"Today," said Jobs about 45 minutes into his 2007 MacWorld keynote, "Apple is going to reinvent the phone." The combination cell phone, music player and portable Internet device he demonstrated that day didn't actually go on sale until nearly six months later, but by then anticipation was so great that eager customers had formed long lines at Apple Stores across the U.S.
The original iPhone had its problems -- chief among them a short battery life and AT&T's sluggish network -- but Jobs' prediction was not far off. Two versions and more than 21 million unit sales later, his touchscreen smartphone has become the industry standard other manufacturers seek to emulate.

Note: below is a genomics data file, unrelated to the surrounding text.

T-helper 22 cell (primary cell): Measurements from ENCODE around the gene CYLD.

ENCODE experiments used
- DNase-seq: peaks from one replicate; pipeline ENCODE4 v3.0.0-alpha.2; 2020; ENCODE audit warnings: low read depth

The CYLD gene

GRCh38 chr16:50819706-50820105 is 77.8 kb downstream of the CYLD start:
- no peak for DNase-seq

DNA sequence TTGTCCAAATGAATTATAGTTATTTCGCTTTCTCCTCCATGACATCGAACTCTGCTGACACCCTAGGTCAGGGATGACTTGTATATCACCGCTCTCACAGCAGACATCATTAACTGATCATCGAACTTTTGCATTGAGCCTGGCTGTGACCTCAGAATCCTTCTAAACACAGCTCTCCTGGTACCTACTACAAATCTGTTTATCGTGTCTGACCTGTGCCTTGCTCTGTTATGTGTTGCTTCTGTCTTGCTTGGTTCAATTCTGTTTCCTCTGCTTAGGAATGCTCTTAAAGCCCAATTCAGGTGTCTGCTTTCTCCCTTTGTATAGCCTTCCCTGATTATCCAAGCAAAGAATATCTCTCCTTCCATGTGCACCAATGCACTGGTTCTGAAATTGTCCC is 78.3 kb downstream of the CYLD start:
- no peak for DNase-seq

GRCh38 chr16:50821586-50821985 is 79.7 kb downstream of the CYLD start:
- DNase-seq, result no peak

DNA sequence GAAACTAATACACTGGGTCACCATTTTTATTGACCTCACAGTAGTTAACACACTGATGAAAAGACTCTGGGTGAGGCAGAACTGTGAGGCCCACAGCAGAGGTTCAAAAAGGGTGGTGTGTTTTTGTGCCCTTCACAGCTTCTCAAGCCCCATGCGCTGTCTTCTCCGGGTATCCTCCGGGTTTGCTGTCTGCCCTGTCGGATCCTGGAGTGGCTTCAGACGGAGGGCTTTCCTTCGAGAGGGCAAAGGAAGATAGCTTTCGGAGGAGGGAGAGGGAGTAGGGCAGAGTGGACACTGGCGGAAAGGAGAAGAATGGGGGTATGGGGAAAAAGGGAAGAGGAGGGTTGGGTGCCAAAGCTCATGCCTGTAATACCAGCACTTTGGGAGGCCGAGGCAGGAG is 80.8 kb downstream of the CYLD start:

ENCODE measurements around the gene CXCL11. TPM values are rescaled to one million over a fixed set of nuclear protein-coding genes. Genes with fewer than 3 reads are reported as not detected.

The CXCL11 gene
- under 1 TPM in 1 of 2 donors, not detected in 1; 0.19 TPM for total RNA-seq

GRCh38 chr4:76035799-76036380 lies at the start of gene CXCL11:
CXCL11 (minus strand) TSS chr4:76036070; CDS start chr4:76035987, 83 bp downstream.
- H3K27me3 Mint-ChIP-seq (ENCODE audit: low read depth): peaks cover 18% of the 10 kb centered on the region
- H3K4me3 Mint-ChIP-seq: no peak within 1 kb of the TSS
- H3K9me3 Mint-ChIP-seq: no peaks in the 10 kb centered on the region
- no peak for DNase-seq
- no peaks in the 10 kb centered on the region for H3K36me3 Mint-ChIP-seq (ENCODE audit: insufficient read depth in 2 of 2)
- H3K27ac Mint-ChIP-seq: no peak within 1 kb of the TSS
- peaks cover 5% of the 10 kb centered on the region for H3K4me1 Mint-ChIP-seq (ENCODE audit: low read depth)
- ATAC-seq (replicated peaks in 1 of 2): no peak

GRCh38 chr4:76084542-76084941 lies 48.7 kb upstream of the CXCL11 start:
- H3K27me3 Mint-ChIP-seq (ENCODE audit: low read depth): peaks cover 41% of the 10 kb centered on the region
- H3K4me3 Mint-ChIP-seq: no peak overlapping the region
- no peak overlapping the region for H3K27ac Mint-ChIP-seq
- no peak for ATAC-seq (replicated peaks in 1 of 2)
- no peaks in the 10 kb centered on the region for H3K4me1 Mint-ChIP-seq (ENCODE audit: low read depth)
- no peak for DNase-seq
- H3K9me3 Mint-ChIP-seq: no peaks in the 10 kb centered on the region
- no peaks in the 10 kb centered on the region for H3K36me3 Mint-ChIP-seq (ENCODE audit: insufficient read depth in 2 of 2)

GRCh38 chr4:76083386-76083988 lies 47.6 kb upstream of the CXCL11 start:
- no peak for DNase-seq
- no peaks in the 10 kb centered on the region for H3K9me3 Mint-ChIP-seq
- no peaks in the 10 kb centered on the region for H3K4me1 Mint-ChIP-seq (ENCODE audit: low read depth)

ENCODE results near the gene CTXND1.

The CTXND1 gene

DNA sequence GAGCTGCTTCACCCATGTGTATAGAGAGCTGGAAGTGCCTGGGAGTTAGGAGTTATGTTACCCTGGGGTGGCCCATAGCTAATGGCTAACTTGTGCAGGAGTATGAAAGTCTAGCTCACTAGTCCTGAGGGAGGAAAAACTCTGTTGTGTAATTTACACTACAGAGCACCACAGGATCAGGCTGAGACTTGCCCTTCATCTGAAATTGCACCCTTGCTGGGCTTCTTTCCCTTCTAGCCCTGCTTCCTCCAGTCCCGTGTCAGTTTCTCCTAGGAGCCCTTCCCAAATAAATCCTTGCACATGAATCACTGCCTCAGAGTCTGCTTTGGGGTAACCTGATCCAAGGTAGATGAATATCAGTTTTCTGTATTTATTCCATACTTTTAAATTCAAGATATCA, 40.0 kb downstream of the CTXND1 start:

Even more impressive than the device itself is the rich ecosystem of application software that has grown up around it. Today, the iPhone App Store hosts more than 50,000 applications that have been downloaded more than 1 billion times.
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